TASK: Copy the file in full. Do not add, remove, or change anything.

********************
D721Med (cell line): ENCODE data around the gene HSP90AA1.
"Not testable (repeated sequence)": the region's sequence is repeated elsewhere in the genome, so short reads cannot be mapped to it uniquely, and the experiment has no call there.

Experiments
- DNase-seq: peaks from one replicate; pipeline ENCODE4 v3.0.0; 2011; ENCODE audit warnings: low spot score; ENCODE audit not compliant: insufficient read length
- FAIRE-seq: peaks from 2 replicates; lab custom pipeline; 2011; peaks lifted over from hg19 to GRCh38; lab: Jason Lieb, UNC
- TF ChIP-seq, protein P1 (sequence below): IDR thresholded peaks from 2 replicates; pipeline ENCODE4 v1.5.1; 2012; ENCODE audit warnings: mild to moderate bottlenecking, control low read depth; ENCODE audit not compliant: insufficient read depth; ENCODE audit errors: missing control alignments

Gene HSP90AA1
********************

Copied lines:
D721Med (cell line): ENCODE data around the gene HSP90AA1.
"Not testable (repeated sequence)": the region's sequence is repeated elsewhere in the genome, so short reads cannot be mapped to it uniquely, and the experiment has no call there.

Experiments
- DNase-seq: peaks from one replicate; pipeline ENCODE4 v3.0.0; 2011; ENCODE audit warnings: low spot score; ENCODE audit not compliant: insufficient read length
- FAIRE-seq: peaks from 2 replicates; lab custom pipeline; 2011; peaks lifted over from hg19 to GRCh38; lab: Jason Lieb, UNC
- TF ChIP-seq, protein P1 (sequence below): IDR thresholded peaks from 2 replicates; pipeline ENCODE4 v1.5.1; 2012; ENCODE audit warnings: mild to moderate bottlenecking, control low read depth; ENCODE audit not compliant: insufficient read depth; ENCODE audit errors: missing control alignments

Gene HSP90AA1